dream abr utV
1 thought so!"
You haven't had a real hang
over until you can't stand the
noise made by Bromo Seltzer.
light snow flur
Revised Student Council Constitution
In Effect After 1952 Spring Elections
rru- as SfnHont Council
Both men's and women's co-ops incH4.ntifin was eiven final ap-
were represented. The conven
tion was held at Norris house and
the Union, with members of Nor
ris house acting as hosts to the
Cecil Crewes, director of pub
lic relations for Consumers Co
operative association, was guest
speaker at the banquet Saturday.
proval for a two-year trial period
by the Board of Regents Satur
day. It will go into effect this
year with spring elections.
An Interim council is servng
until new members are elected.
The biggest change provided
for by the new constitution is
in the system of representation
on the Council. There will be
14 members representing eight
colleges. If members represent
ing that many organisations
and groups, and five Junior
Council members elected by the
Council to serve during their
The old constitution provided
tnr nrisfntatives from col-
Block, Bridle Club
To Initiate 23 Men
Formal initiation into Block and
Bridle club will be held Thursday
night at 7 p.m. in Animal Hus
Twenty-three students will be leges and schools and eight hold- jor year a!1(j
, An all-TJniverslty vote last
spring expressed the stndent
body's acceptance ef the re
vised const! lotion. The Facul
ty Senate approved the consti
tution at Its regular monthly
.meeting In October.
The Board of Regents approved
the constitution and its two-year
trial "on the recommendation of
resentative, who will serve dur
ing his sophomore year in the
four-year law curriculum.
One Council member will be
elected to represent each of these
campus groups: Associated Wo
men Students board, Barb Activi
ties Board for Women, Corn Cobs.
Coed Counselors board, Cosmo
i.ih Indeoendent Stu
dents association or similar sue- the faculty policy committee,
cessor organization, Interfrater-j '
"JlzzrLrz?. AZ ASAE To Hold
hellenic council. Religious Wel
fare council, Tassels, University
Builders board. Young Women's
Christian Association and Young
Meft's Christian Association (as a
These representatives wiu e j wjth the coopeuon f
i i . n.firik Aivm0 triir lull- i.,, w - . . .
i'lUCU-U liJ rvi & iMsw-.r
An -peti house will be held by
the student branch of the Am
erican Society of Agricultural
'e during weu- J""" the Agricultural Engineering fac-
mUKt not have had llltv Thurviav vnn
initiated, according to I'ntl oisen.0ver members seicctea irom jun- ,prcvjous service on tne vouncn- rne open nOTJse wm be n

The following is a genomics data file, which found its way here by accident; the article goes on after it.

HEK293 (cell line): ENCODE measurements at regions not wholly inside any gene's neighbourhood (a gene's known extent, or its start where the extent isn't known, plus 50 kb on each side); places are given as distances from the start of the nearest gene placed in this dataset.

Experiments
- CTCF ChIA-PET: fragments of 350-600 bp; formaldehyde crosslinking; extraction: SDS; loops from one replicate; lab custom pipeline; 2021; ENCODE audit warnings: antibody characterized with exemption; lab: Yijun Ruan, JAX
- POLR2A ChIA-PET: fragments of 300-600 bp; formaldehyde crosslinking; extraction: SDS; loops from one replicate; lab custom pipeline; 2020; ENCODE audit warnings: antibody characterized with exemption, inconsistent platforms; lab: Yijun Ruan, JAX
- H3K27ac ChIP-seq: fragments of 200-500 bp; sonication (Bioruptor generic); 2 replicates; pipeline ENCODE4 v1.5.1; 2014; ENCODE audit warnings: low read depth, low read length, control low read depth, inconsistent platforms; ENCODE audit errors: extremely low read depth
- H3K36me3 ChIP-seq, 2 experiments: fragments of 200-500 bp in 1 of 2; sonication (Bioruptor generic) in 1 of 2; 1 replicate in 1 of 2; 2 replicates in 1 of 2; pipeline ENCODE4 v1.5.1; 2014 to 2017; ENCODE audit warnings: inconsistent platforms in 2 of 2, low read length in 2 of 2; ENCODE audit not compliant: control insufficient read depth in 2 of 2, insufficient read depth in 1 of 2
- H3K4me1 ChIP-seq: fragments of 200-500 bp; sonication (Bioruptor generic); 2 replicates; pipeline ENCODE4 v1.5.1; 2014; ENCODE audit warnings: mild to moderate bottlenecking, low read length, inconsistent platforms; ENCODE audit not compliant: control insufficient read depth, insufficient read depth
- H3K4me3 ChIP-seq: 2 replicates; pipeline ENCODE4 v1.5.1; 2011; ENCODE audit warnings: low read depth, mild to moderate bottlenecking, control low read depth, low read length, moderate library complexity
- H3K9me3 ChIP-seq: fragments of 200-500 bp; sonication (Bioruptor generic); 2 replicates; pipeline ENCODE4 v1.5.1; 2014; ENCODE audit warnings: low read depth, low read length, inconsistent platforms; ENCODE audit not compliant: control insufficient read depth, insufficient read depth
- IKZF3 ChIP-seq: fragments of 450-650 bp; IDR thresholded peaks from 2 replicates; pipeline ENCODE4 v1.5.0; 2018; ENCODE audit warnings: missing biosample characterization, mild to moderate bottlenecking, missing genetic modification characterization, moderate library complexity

Agricultural Engineering bullfiing.
president of the club.
Block and Bridle is
Hayrack Rid Saturday
Scheduhd By Union
A hayrack ride, sponsored by
Ag Union dance committee, will
be held Saturday night starling at
sponsibility of the teacher to the 7.30 in front of the College Ac-
community and society, ior. greai i vines ouiiaing.
nations made up of good citizens Tickets for the ride may be ob
come as a tesult of good education, tained in Ag Builders office in Ag
The biggest responsibility of the Union for 50 cents. The ride will
i. .v- Jir,in nf rwar, be held from 8 to 10 p.m.. and re-
n v. Miatinn nf thpifreshments and dancing will be
teacher to herseif as a person.
For, he said, as a person, he will
provided in the Ag Union afterwards.
The Cornhusker office wishes
the presidents of Alpha Phi
Omega and Iranian Student as
sociation to come to the Corn
husker office as soon as possible.
mental animal husbandry organ
ization on Ag campus. It sponsors
annually the Jr. Ak-Sar-Ben live
stock show in which students
compete for showmanship honors,
and an intercollegiate Judging
contest held in the spring of im
year. Charles Adams Is the club's
linr members of the council.
depart-i Campus organizations were not'
Council To Discuss Now Constitution
Ratification of the new consti
tution by the Board of Regents
will highlight the Student Coun
cil discussion at its meeting Wed
nesday, Nov. 7. It will meet at
4 p.m. in noom 3 is or tne union.
Also on the agenda will be dis
cussion on confiscation of fsotball
tickets, half-time entertainment
at basketball games, elections, and
Colleges entitled to elect repre
sentatives to the Council this
spring are: Agriculture, two (one i
man and one woman); Arts andj
Sciences, three (at least one man
The five junior Council
members held over to servo
their senior year and two fa
ultrenibers, one roan and one
woman, complete the Council
membership. The faculty mem
brrs have no vote.
The ntfw reprewntation
and at least one woman ; cusi-; wol.kej out by the tit alters oi we
ness Administration, two; EtiKin-it.on!rtjtuUon a compromise oe
eering, two; Law, one; Pharmacy tween a system of representation
and Dentintry (as a unit), one; )y colleges and representation by
Teachers, threet at lea.si one man organizations.
and at least one woman).
Collere representatives mufst
be students who will be eligible
to serve during their sopho-
This event is planned to ac
quaint students and faculty with
(teaching, extension and research
work done oy the depnrtment
plan agricultural wgimwring.
Visitors will see the Jaooratory
equipment end tractor testing
facilities during a tour cf the
According to Cl-n V,'. 3-"hr-
more or Junior years. An ex
ception Is the Law College rep-
1-K v.nwtitiiHnn lit ht fPRult of un mihllritV rh-i;'Wti.
; work by a Joint rtudcnt-faculty house should be ol r:.. . r n
' ommittee made up of last year's terest to freshmen , " '
hold-over Council members and stucnts and wppm-lsu j n v ;,
members of the faculty committee have not seen the dcpHrt.T.' It:
'on student affairs. (agricultural engineering.